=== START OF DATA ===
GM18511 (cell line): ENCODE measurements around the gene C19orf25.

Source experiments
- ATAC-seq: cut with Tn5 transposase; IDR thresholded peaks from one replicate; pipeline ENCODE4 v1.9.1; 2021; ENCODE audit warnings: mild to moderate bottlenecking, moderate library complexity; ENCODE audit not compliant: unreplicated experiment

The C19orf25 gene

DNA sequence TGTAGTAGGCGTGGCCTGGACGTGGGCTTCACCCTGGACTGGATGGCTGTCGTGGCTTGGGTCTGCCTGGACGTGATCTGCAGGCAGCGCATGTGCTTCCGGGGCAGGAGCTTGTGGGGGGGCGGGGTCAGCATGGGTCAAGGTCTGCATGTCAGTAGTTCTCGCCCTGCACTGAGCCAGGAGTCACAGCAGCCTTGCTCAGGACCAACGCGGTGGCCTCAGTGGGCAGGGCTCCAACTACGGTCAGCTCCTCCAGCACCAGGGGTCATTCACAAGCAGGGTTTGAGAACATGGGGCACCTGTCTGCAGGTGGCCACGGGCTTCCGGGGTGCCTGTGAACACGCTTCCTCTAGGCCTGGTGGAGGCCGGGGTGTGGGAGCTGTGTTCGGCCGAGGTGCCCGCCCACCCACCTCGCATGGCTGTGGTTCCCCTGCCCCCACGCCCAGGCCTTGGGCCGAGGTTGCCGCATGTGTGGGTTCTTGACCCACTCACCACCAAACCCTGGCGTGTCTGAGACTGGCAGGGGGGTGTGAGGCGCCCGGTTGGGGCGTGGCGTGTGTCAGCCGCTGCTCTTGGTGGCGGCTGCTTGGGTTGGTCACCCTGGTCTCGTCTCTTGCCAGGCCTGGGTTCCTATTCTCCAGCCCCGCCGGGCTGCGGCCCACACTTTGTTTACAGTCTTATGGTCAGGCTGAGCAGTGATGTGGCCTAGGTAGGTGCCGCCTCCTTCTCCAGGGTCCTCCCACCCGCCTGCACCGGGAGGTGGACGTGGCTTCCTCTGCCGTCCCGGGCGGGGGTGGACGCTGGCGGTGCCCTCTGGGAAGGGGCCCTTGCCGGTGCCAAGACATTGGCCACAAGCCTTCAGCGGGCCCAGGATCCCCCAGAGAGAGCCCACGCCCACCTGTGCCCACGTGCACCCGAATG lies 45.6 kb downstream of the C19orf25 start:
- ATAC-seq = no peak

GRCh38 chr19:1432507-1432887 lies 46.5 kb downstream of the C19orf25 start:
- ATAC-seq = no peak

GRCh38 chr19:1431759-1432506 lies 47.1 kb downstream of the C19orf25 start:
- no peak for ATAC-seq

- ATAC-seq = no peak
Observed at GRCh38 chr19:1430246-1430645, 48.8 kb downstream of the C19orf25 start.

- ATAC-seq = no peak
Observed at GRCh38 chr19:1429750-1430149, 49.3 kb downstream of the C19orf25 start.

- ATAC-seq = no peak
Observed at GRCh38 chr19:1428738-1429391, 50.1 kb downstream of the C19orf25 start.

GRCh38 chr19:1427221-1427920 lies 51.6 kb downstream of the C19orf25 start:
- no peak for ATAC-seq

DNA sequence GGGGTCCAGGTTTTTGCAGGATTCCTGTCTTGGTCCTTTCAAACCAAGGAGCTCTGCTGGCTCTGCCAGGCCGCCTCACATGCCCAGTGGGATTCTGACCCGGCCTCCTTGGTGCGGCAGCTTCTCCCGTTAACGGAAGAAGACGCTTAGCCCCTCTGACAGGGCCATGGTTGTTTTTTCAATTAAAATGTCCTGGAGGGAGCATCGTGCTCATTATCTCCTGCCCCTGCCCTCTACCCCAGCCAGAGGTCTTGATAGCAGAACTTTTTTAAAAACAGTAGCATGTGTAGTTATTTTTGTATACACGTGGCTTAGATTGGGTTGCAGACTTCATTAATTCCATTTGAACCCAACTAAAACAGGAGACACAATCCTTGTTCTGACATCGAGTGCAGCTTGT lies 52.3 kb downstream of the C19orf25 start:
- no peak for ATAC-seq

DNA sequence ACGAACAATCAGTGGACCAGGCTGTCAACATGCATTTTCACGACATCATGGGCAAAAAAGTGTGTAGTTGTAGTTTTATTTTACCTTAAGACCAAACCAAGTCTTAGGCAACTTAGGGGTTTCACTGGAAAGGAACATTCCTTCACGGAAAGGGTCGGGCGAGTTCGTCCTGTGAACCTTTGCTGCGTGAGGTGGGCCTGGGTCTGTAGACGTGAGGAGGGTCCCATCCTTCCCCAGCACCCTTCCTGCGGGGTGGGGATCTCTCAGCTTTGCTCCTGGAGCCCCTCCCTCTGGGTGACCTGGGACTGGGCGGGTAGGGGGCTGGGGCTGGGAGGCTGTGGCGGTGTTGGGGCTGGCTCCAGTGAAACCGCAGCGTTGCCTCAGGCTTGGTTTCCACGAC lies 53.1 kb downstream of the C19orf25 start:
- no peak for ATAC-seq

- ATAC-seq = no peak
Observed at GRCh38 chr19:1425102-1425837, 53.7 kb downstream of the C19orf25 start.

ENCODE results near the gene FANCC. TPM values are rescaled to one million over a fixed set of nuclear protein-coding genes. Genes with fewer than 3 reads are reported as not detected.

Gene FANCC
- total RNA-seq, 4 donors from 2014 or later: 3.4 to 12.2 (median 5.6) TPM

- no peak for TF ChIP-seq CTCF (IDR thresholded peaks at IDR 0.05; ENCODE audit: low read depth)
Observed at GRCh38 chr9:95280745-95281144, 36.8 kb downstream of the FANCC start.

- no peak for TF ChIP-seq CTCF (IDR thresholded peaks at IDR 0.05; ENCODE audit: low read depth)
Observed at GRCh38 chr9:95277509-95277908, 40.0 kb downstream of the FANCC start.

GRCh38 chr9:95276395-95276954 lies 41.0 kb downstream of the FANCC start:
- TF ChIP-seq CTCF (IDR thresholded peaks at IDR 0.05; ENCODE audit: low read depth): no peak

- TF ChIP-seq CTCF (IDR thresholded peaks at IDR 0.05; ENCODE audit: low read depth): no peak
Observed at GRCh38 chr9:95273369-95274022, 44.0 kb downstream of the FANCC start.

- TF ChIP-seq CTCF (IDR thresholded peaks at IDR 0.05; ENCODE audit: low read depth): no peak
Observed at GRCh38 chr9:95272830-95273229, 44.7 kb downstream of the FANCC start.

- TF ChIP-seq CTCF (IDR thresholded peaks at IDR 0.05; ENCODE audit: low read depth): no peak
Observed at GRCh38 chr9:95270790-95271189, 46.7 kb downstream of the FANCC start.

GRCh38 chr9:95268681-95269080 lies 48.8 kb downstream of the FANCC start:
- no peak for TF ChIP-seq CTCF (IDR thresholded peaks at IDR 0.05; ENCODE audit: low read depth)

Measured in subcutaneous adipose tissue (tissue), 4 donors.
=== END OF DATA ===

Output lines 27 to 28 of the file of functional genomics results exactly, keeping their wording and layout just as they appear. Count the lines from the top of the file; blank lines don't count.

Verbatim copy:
- total RNA-seq, 4 donors from 2014 or later: 3.4 to 12.2 (median 5.6) TPM

- no peak for TF ChIP-seq CTCF (IDR thresholded peaks at IDR 0.05; ENCODE audit: low read depth)